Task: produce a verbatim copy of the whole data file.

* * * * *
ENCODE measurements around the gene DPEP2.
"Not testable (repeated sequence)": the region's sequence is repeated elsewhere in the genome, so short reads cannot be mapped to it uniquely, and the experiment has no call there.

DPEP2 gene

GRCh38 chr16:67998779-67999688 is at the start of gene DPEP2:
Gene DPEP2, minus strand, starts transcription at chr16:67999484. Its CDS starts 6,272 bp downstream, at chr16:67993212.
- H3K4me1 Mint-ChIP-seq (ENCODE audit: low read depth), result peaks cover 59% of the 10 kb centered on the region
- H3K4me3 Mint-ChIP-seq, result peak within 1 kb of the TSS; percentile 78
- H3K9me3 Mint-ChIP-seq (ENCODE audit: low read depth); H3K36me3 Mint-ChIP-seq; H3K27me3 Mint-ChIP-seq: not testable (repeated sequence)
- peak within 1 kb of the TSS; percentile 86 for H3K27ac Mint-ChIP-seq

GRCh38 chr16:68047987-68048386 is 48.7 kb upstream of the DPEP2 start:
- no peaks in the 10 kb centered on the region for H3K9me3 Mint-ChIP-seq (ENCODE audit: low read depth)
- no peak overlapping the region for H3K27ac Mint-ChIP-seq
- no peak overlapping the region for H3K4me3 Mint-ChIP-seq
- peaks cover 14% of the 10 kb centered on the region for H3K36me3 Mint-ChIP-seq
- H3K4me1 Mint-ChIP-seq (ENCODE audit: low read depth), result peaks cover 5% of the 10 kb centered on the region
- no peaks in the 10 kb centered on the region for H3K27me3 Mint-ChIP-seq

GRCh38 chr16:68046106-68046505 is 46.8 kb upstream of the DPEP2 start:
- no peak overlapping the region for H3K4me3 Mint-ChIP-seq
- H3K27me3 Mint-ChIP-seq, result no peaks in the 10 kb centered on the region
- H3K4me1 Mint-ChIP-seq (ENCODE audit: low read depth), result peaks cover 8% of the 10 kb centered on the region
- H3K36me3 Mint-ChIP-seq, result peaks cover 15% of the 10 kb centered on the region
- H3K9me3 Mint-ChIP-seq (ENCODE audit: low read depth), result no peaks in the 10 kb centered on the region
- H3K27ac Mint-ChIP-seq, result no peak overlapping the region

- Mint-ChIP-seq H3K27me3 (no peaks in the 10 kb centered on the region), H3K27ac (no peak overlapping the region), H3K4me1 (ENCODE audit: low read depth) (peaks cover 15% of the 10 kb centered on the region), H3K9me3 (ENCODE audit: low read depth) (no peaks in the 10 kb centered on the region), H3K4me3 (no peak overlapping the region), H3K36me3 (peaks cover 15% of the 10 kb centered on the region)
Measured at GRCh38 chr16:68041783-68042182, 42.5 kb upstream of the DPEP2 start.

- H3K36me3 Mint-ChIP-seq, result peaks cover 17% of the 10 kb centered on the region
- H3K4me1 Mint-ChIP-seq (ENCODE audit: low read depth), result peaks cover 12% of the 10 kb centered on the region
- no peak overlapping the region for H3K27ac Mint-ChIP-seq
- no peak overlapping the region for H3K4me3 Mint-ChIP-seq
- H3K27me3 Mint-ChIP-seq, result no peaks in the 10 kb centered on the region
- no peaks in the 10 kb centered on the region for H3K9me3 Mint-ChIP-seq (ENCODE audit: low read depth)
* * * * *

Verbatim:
ENCODE measurements around the gene DPEP2.
"Not testable (repeated sequence)": the region's sequence is repeated elsewhere in the genome, so short reads cannot be mapped to it uniquely, and the experiment has no call there.

DPEP2 gene

GRCh38 chr16:67998779-67999688 is at the start of gene DPEP2:
Gene DPEP2, minus strand, starts transcription at chr16:67999484. Its CDS starts 6,272 bp downstream, at chr16:67993212.
- H3K4me1 Mint-ChIP-seq (ENCODE audit: low read depth), result peaks cover 59% of the 10 kb centered on the region
- H3K4me3 Mint-ChIP-seq, result peak within 1 kb of the TSS; percentile 78
- H3K9me3 Mint-ChIP-seq (ENCODE audit: low read depth); H3K36me3 Mint-ChIP-seq; H3K27me3 Mint-ChIP-seq: not testable (repeated sequence)
- peak within 1 kb of the TSS; percentile 86 for H3K27ac Mint-ChIP-seq

GRCh38 chr16:68047987-68048386 is 48.7 kb upstream of the DPEP2 start:
- no peaks in the 10 kb centered on the region for H3K9me3 Mint-ChIP-seq (ENCODE audit: low read depth)
- no peak overlapping the region for H3K27ac Mint-ChIP-seq
- no peak overlapping the region for H3K4me3 Mint-ChIP-seq
- peaks cover 14% of the 10 kb centered on the region for H3K36me3 Mint-ChIP-seq
- H3K4me1 Mint-ChIP-seq (ENCODE audit: low read depth), result peaks cover 5% of the 10 kb centered on the region
- no peaks in the 10 kb centered on the region for H3K27me3 Mint-ChIP-seq

GRCh38 chr16:68046106-68046505 is 46.8 kb upstream of the DPEP2 start:
- no peak overlapping the region for H3K4me3 Mint-ChIP-seq
- H3K27me3 Mint-ChIP-seq, result no peaks in the 10 kb centered on the region
- H3K4me1 Mint-ChIP-seq (ENCODE audit: low read depth), result peaks cover 8% of the 10 kb centered on the region
- H3K36me3 Mint-ChIP-seq, result peaks cover 15% of the 10 kb centered on the region
- H3K9me3 Mint-ChIP-seq (ENCODE audit: low read depth), result no peaks in the 10 kb centered on the region
- H3K27ac Mint-ChIP-seq, result no peak overlapping the region

- Mint-ChIP-seq H3K27me3 (no peaks in the 10 kb centered on the region), H3K27ac (no peak overlapping the region), H3K4me1 (ENCODE audit: low read depth) (peaks cover 15% of the 10 kb centered on the region), H3K9me3 (ENCODE audit: low read depth) (no peaks in the 10 kb centered on the region), H3K4me3 (no peak overlapping the region), H3K36me3 (peaks cover 15% of the 10 kb centered on the region)
Measured at GRCh38 chr16:68041783-68042182, 42.5 kb upstream of the DPEP2 start.

- H3K36me3 Mint-ChIP-seq, result peaks cover 17% of the 10 kb centered on the region
- H3K4me1 Mint-ChIP-seq (ENCODE audit: low read depth), result peaks cover 12% of the 10 kb centered on the region
- no peak overlapping the region for H3K27ac Mint-ChIP-seq
- no peak overlapping the region for H3K4me3 Mint-ChIP-seq
- H3K27me3 Mint-ChIP-seq, result no peaks in the 10 kb centered on the region
- no peaks in the 10 kb centered on the region for H3K9me3 Mint-ChIP-seq (ENCODE audit: low read depth)